VTC: Okay, so what do you do when your mind goes from true existence to nihilism? Yes, this is what our mind does all the time—and the future verses in the text are getting into this. That’s why dependent arising is called the “king of reasonings” or the “queen of reasonings.” This is because when you realize things are dependent arising, you realize that they exist. Things cannot be non-existent if they dependently arise. They can also not be truly existent if they dependently arise. So if your mind flips to nihilism remember dependent arising—because if you go to nihilism you’ve negated too much. That’s why dependent arising is so precious. This is because it frees us from both extremes at the same time:
- Because things are dependent arising, they’re not truly existent.
- Because things are dependent arising, they’re not non-existent.
Audience: So maybe one could like meditate on dependent arising and leave emptiness alone for a while. Is that like an antidote?
VTC: Yes. I think that’s a good way to approach it, because if you meditate on dependent arising then automatically you’ll start to see that things don’t set themselves up.
Audience: What does that mean “to set themselves up?”
VTC: It means they don’t exist under their own power. They don’t come into being independently, by their own force, with their own essence.
Audience: Is it okay to say this? It helps me not to go to the nihilistic place if I say “dependent arising existence” versus “inherent existence.” So I say that there’s no inherent existence, but there’s dependent arising existence.
VTC: Exactly. There’s no inherent existence.
Audience: There’s still existence but it’s not that kind of existence.
VTC: Yes, exactly.
Audience: So that’s appropriate?
VTC: Yes, right. There’s no inherent existence, but there is dependent existence.
Audience: I would like to talk about the idea of permanent phenomena that you explained. Permanent—does it mean that it is not under the influence of dependent arising?
VTC: No, permanent means it’s not under the influence of causes and conditions—which is one type of dependent arising. But permanent phenomena are dependent arising because they are dependent on parts and they are dependent on the mind that conceives and labels them. Dependent arising has many different meanings, and some of those meanings apply to permanent phenomena. But arising due to causes and conditions doesn’t.
Audience: I’m not really sure if I can explain this properly but I’m wondering if this is because my mind is going towards nihilism. But if I were to analyze something and look for the actual object—and I’m looking at the body or a book—and that’s a label on top of pages. And what are pages and so on? Then I start thinking, “How can I label anything? I mean, if there’s nothing coming from the side of the object … I’m all over the place, I’m really confused.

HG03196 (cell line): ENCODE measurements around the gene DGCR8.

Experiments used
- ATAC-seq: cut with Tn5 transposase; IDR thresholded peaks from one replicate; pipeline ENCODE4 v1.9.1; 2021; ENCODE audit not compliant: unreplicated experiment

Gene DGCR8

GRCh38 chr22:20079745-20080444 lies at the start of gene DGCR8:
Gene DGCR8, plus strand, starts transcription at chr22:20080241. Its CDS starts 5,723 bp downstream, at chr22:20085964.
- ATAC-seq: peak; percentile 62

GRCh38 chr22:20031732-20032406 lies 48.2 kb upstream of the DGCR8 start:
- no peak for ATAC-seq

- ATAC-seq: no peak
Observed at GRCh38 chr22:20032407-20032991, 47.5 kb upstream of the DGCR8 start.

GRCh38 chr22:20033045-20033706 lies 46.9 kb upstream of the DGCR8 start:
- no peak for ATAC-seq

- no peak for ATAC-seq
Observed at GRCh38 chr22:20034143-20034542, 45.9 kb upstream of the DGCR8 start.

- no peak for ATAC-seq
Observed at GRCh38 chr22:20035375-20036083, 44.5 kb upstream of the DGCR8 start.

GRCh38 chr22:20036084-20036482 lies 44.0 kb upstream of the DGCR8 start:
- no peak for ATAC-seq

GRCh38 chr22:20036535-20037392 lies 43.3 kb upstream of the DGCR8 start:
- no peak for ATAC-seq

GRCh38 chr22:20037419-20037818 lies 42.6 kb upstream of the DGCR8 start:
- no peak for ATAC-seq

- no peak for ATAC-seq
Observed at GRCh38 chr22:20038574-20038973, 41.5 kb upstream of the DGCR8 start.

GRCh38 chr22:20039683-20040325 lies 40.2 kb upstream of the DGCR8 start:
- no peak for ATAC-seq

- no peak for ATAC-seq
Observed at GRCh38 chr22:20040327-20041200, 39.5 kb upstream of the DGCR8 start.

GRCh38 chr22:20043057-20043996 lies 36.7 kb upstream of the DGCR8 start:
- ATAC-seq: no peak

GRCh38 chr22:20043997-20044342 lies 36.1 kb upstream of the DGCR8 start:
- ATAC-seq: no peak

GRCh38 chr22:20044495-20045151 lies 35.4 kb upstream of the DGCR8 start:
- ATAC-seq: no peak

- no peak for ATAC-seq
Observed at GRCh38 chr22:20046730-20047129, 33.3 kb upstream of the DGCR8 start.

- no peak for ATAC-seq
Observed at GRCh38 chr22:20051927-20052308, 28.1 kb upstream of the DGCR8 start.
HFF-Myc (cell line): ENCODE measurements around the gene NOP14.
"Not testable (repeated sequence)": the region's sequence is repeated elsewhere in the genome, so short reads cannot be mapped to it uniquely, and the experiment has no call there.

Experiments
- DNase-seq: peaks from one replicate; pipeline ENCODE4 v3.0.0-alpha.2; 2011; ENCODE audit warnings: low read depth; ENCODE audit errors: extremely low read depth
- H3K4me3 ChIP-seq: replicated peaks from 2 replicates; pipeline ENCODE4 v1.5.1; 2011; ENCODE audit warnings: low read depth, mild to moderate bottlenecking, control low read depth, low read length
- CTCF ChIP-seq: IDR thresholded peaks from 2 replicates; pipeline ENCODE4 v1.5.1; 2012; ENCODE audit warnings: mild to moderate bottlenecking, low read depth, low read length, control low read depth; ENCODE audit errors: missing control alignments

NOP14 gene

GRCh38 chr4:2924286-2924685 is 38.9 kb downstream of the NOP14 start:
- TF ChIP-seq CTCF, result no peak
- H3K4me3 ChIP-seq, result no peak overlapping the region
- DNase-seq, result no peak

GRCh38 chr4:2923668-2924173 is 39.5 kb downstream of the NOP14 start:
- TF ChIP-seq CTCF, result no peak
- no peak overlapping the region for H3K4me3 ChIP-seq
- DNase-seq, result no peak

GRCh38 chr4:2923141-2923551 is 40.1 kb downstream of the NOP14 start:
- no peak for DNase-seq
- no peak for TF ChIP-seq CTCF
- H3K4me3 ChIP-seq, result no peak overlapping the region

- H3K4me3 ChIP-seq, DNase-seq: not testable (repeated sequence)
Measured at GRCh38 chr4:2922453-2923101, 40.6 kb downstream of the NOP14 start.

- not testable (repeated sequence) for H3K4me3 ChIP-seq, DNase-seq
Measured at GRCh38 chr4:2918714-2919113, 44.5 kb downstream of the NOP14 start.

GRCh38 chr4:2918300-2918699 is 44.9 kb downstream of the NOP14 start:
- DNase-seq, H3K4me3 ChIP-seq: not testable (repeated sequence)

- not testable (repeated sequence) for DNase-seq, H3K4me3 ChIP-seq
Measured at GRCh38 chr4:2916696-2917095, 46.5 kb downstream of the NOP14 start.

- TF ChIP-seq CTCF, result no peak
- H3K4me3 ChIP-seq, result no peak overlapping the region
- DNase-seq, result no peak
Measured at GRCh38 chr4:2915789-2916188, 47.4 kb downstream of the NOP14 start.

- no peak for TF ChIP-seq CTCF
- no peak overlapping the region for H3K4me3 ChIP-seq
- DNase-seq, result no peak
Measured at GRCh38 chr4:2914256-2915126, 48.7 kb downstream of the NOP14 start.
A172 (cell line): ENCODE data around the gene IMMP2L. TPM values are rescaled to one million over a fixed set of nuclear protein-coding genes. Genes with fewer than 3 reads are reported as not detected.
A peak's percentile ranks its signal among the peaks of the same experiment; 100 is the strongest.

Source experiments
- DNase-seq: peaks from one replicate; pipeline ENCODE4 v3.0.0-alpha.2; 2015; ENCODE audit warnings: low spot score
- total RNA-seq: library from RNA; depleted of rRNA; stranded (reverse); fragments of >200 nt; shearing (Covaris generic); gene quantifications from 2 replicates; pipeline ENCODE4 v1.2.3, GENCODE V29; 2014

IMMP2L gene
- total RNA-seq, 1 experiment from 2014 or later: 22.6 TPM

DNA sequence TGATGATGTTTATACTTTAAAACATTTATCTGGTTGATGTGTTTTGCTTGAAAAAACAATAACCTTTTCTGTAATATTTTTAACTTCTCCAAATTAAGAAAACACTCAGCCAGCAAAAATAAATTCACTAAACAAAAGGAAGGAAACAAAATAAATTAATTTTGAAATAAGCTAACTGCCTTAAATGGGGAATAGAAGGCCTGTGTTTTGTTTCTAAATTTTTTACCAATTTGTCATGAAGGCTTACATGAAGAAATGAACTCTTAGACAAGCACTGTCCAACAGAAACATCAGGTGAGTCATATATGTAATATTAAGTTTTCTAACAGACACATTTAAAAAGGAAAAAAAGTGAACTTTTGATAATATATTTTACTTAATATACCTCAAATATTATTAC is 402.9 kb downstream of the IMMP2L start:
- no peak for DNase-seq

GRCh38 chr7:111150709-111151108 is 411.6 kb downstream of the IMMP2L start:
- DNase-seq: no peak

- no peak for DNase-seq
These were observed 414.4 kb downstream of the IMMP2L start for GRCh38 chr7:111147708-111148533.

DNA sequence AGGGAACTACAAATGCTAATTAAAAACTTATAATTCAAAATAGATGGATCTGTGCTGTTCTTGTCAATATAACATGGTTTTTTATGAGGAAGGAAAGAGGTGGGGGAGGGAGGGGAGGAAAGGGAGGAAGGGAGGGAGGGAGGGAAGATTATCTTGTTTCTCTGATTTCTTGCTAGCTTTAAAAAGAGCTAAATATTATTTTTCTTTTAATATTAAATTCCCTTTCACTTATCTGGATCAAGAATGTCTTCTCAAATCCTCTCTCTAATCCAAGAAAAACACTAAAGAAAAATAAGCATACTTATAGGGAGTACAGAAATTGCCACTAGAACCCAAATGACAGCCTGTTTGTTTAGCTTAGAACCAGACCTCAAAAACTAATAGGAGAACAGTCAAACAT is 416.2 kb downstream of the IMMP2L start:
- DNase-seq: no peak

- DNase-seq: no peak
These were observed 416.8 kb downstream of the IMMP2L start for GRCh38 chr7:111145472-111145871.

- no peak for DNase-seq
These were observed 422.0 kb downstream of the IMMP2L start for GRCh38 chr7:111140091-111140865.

VTC: So you’re saying that if everything is just merely labeled then couldn’t we call anything anything? If there’s nothing from the side of the object, and see, this is the difference between the Svatantrika Madhyamaka and the Prasangika Madhyamaka. Because the Svatantrika Madhyamaka says there’s something there from the side of the object and you label it. And Prasangikas say as soon as you say there’s even just a little something from the side of the object, your lost. You’re on the wrong view. Prasangikas say there’s nothing there from the side of the object, and the whole thing just depends on conventions. I mean, “Why is this a book?” Because all of us have agreed to call it a book. It only has the label book because all of us have agreed to give it that label. In French it’s livre and in Spanish it’s libro and in Chinese it’s something else, but we just conventionally agree to give it a certain label, that’s all.
Audience: But what are we putting that on?
VTC: What are we putting it on? Just this accumulation of stuff.
Audience: It seems like it could be any accumulation of stuff.
VTC: Well, why can’t we label this thing [a desk lamp] book? Because before we gave a definition to the sound book, we could have labeled this thing book—because at that point we could have given the sound book a different definition. But once we associate the sound book with the definition of something that has pages and a cover that you can read, then you can’t call this thing that lights up when you turn a knob a book— because it doesn’t meet the definition that we’ve agreed to give to the sound book.
Audience: I’m wondering if I’m getting confused at that point—about the part where form is empty, you know, is it there? Were they together? You can’t have … I’m just confused somehow. I’ll have to think about it.
Audience: Could I follow up on that? So the book, whatever the basis is, it’s not part of the continuum that’s doing the labeling.
VTC: The basis of the label of the book is this stuff [picking up a book]. It’s the mind that’s doing the labeling.
Audience: It’s the mind that’s labeling.
Audience: So, the book is not the mind …